When a professional couple who have lived & worked together for many years finally decide to marry, their sudden betrothal causes many unexpectedly funny and awkward difficulties. They soon... See full summary »
In World War II, a strategic Italian village agrees to surrender to the Allies only if it's allowed to organize a celebratory festival while giving aerial reconnaissance the false impression of fierce ground fighting.
Marianna, a Los Angeles based therapist, tells the story of one of her patients, middle aged David Fowler, a successful sculptor. He originally came to see her due to his sudden impotence in all aspects of his life, including in his art and in his sex life, the latter especially worrisome as he has always adored women in the holistic sense, they in general who adore him right back. David's sessions with Marianna have most often been comprised of he talking about the women in his life, both past and present, those in his early life who included his single mother who had her fair share of suitors and lovers, and a plethora of prostitutes, one to who he lost his virginity and the profession which he has always treated with respect beyond the issues of many women resorting to the business as a last resort to survive. He has moved from one girlfriend/lover to another in his fear that he would miss something special in the women he has not yet met. Those women include but are not limited to...Written by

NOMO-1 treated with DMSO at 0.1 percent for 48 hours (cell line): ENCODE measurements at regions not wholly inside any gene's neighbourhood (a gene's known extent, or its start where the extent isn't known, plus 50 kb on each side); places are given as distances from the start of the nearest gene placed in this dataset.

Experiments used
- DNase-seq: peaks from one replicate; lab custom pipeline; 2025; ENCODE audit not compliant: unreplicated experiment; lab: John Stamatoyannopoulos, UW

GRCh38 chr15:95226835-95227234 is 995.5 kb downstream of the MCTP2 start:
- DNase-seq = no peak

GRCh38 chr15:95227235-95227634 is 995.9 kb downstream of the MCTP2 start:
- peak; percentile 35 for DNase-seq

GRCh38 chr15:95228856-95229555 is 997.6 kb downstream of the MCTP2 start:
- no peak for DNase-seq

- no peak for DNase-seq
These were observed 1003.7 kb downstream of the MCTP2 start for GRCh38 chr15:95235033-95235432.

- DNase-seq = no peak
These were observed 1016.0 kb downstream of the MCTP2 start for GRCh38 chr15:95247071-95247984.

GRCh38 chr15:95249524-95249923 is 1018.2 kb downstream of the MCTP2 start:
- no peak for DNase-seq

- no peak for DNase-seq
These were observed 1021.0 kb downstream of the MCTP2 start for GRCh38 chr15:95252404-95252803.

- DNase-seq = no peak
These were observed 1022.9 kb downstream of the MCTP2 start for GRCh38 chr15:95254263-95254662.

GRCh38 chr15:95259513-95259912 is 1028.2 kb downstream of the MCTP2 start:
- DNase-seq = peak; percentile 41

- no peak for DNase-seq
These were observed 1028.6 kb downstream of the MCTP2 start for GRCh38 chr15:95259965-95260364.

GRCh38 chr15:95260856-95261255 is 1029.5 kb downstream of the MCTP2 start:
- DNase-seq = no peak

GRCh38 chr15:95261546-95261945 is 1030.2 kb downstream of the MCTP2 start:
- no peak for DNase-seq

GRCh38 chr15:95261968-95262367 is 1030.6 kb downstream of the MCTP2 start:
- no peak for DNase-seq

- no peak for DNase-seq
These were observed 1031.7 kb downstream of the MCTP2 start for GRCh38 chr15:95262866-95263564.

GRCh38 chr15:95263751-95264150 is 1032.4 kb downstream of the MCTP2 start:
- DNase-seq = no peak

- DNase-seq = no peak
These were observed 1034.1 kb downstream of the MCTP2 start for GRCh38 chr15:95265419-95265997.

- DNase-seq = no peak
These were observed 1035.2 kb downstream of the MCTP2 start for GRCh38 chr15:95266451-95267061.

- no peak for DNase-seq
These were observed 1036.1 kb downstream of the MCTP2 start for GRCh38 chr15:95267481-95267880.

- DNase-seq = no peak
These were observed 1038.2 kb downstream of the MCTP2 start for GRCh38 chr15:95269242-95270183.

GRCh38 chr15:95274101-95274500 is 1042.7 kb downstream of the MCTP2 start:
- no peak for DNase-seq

The title of 1983's "The Man Who Loved Women" tells you everything you need to know: Burt Reynolds plays David Fowler, a man who sees the beauty in practically every woman and therefore can never settle down with one. As such, he ends up isolated and on the couch of a therapist, Marianna (Julie Andrews). The entire movie consists of Marianna trying to figure David out and help him while the latter relays several of his amorous connections in flashback. When the therapy is over will THEY start a relationship? Fowler's many women include Kim Basinger, Marilu Henner and Denise Crosby.
I encourage you to read Nsouthern51's review from April 25, 2001, on IMDb because it expertly interprets and evaluates the movie. While the film could be considered a romantic comedy it's also a tragic study of a Romeo and therefore there's a pall of melancholy despite the light tone and amusing elements, including black comedy. Speaking of which, while I don't think adultery's something to take lightly and therefore don't find it very amusing, it ties into Fowler's folly and blindness due to his weakness, women.
The good thing is that Fowler's not all bad or unlikable (Burt is his typical amiable self in an atypical role). He's not the conventional lothario who uses and abuses; he genuinely loves women and is fascinated by them. He loves them so much he can't bear to be with just one because that would mean he'd never know hundreds or thousands of others, but then he aches because he doesn't want to hurt the women he leaves.
The best part is Fowler's salvation of a new-to-the-trade prostitute whom he ends up hiring for his sculpting business. He nobly resists acting on his carnal instincts and therefore sacrifices for her good. The girl is played by a pre-Star Trek (TNG) Denise Crosby and she looks great.
At the end of the day the movie features Reynolds in an unusual role, which might turn off fans, and the strange mix of melancholy and amusement may turn-off others. It's not great, but it's good enough for what it is and therefore worthwhile. It's similar to Altman's "Dr. T and the Women" (2000) so if you don't like that movie you probably won't like this one.
The film runs 110 minutes and was shot in Houston, Texas, and Los Angeles, CA.
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